International Women’s Day 2019—Is the digital divide making it too late to innovate?

Here we are in March, longer days and the official start of spring, and the promise of renewed life as plant life push through the last of the snow.
March 8 annually ushers in its wake the moment to celebrate the contributions of women and the revitalization of efforts to achieve gender equality in Canada and other parts of the Diaspora. It is a day when without regard to divisions—be they national, ethnic, linguistic, cultural, economic or political—women are recognized for their achievements.
While there appears to be some controversy as to how the first Women’s Day was established, there is one agreement—historically at any rate—that it was really socialist. According to the United Nations, the first National Women’s Day occurred in the United States on Feb. 28, 1909, organized by the Socialist Party of America to honor the 1908 garment workers’ strike in New York.
In 1910, the concept for an international Women’s Day was put up for discussion in Copenhagen by the Socialist International and was first celebrated in Austria, Denmark, Germany and Switzerland on Mar. 19, 1911. People marched to demonstrate support for women’s suffrage and to cease discrimination at work.
The first time it was celebrated on Mar. 8 was in 1917 when Russian women protested for “Bread and Peace” against the backdrop of World War 1.
Days later, Czar Nicholas II abdicated the throne and women were granted the right to vote by the provisional government.
In 1922, Vladimir Lenin, founder of the Russian Communist Party, made the day an official holiday in the Soviet Union, and over the next few decades it was celebrated mostly in communist countries, including China, where even today women are given a half day off from work. in 2019, International Women’s Day will also be celebrated as a public holiday in the city of Berlin, Germany. The United Nations brought the idea back to the western world in 1975, when it celebrated International Women’s Year and adopted the same celebration date as the communist countries.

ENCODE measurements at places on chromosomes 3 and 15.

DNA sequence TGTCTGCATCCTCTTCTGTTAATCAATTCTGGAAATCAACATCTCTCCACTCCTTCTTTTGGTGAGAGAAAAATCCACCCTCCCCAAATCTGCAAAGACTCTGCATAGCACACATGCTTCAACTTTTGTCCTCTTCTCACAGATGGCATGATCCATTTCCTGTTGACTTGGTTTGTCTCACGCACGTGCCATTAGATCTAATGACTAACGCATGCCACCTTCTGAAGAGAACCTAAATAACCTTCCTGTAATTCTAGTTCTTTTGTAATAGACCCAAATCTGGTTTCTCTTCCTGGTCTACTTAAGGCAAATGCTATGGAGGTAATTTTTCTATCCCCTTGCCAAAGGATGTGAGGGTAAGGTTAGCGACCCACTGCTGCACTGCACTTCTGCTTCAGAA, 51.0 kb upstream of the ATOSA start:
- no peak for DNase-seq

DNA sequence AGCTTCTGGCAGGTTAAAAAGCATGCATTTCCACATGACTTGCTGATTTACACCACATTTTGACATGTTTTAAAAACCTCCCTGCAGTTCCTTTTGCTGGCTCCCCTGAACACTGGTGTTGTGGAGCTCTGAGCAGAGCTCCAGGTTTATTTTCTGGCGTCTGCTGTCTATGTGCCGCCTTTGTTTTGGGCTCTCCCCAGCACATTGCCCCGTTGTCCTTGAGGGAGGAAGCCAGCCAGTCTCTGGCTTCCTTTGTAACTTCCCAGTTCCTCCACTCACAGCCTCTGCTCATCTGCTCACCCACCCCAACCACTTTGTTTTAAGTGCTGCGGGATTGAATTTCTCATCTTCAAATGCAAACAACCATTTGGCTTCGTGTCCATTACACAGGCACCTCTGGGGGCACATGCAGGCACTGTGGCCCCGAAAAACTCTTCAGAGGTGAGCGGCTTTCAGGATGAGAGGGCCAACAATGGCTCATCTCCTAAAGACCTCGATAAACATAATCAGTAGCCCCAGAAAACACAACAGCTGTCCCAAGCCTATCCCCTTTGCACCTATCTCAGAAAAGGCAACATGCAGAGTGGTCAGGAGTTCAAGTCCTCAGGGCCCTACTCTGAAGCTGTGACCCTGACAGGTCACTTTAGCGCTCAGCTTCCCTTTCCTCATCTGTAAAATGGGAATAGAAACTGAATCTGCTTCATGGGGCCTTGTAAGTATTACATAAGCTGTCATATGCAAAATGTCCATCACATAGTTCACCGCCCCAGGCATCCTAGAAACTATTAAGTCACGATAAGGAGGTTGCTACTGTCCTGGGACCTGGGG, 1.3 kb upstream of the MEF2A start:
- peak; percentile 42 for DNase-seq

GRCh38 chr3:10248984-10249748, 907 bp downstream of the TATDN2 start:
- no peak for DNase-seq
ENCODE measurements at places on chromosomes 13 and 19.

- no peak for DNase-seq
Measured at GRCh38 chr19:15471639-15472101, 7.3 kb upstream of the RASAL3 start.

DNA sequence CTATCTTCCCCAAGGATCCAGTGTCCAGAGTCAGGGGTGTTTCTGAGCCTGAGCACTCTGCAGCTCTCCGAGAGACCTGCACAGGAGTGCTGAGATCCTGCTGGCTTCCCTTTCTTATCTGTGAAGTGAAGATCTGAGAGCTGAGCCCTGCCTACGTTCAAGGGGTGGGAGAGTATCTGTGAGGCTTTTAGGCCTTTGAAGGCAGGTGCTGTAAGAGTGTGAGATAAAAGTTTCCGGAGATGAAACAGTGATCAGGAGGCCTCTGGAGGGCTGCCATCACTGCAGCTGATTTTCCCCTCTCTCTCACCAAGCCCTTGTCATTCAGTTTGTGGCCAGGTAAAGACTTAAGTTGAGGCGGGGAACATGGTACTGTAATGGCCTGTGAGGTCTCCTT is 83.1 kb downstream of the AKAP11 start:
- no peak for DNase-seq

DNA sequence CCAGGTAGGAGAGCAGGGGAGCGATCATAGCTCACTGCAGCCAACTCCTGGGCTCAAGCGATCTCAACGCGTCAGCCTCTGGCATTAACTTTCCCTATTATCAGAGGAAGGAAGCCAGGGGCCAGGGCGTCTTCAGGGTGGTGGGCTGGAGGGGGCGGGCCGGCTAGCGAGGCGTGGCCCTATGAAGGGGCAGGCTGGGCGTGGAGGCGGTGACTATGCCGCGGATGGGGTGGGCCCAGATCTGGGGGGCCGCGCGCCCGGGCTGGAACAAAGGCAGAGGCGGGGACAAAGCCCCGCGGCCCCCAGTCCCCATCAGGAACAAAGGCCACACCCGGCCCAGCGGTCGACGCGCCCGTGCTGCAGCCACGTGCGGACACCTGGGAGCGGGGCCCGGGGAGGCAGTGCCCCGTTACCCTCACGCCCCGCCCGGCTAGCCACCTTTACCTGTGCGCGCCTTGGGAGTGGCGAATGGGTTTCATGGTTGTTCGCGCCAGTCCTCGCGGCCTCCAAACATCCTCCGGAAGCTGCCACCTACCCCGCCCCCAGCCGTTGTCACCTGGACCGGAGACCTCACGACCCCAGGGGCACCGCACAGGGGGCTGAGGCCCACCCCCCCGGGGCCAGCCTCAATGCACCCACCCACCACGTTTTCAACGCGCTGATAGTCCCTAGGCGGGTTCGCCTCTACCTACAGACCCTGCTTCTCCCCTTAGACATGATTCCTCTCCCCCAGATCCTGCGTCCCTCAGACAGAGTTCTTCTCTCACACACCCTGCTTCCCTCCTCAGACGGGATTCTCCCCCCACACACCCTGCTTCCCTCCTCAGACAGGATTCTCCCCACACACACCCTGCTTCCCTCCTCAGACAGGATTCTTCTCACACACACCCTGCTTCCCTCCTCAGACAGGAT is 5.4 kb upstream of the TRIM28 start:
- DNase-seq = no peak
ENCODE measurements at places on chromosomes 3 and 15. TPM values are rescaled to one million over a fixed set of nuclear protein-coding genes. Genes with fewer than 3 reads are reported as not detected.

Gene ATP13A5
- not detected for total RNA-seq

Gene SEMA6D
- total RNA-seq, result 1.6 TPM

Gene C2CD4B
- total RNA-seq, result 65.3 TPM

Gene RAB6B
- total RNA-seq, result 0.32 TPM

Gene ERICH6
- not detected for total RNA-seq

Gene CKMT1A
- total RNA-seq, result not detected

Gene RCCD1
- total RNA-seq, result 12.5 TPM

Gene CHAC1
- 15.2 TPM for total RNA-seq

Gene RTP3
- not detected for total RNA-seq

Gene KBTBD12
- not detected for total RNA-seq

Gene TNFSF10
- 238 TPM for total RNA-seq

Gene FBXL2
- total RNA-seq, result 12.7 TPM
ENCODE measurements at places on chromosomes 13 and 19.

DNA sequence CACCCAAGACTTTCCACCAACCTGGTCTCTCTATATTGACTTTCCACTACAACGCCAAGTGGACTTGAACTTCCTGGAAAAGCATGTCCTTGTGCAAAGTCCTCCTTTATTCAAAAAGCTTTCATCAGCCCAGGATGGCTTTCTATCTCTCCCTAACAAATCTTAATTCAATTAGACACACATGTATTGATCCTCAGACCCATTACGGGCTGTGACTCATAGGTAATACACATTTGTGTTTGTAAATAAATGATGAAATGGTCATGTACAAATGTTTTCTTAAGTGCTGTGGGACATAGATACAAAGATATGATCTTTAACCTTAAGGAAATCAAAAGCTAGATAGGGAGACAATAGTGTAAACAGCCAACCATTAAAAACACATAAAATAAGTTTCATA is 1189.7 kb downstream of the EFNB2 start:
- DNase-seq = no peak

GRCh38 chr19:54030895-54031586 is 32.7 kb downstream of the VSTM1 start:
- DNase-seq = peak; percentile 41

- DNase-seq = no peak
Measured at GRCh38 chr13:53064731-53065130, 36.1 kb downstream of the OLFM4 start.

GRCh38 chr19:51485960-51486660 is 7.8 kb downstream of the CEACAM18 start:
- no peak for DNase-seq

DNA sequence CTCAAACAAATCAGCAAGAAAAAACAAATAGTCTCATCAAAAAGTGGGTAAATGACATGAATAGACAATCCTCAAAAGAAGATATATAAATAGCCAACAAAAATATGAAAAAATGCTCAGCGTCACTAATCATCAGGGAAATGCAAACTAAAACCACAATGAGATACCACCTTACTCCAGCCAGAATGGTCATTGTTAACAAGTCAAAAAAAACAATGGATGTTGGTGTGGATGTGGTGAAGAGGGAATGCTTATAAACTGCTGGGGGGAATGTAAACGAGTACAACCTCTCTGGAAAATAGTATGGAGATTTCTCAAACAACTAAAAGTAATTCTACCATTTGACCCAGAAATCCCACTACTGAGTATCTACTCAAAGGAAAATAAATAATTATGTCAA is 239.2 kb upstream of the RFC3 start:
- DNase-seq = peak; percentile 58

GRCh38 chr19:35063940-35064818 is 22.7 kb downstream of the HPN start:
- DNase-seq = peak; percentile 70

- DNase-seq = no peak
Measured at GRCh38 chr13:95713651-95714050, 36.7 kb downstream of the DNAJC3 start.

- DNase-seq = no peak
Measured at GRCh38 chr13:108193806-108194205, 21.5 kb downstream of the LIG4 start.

Since the 1990s, the UN started adopting an annual theme for the day. It has become a global day of recognition of women’s achievements and a call to action to support women’s rights and advance gender equality.
The theme for 2019 International Women’s Day is hashtag #Innovate for Change, and is a call to action, requesting everyone to mobilize the power of technology to create a more egalitarian world. Both innovation and technology can assist in empowering girls and women. Still a germinating digital divide means that women remain underrepresented in fields such as science, technology engineering and mathematics (STEM). Therefore let us turn around this trend and innovate for change. It is not too late to Innovate and keep change within range.
In Canada, only a third of graduates in STEM are women, a difference that’s magnified in fields such as engineering and computer science. Meanwhile, Canada and other countries face major job shortages in many STEM fields.
Women of color are also missing in STEM, and any effort at correcting this seeming deficit must begin from childhood. We need to encourage girls NOW so that they grow into smart, capable, and driven women who take their rightful place in the world of science, technology, engineering, and math.
Past social ills and stereotypes molded females into secretaries and housewives instead of scientists and tech entrepreneurs. When women are held back from filling high-quality jobs like these, Canada’s economy is also held back.
Usually, very early in their academic life, most girls see the innovation and individuality drain from STEM curriculum, and science and math become only series of numbers, temperatures, and chemical components.
In Montreal where only a few schools in the English Montreal and Lester B Pearson School Boards offer the Stem program, the damage is already done by the time college comes around. Noting that the problem starts in childhood, then, should be the point at which the rectification process begins.
Both parents and educators should be tasked with steering young women into STEM careers with driven educational programs that arouse creativity, collaboration, critical thinking and collaboration. Females, especially young women of color, can and should be the next scientists who cure diseases, explore space and create impactful technology.
Now is the time to Act; that is a fact.
With the tremendous inequity young Black women face, educators and parents have to inspire them early. It is up to us to show them just how valuable they are.
Women who have come forward and are pursuing studies in STEAM alias Science, technology, engineering, arts and mathematics are an inspiration to many. Let us all together work to create more opportunities for women and girls in STEAM, where they can help shape our future into one of greater equality and prosperity for everyone.
It is of vital importance that women’s ideas and experiences equally influence the design and implementation of the innovations that shape our future societies.
As such we must be prepared to arrange the change and innovate so that STEAM programs never abate.
Happy Women’s Day.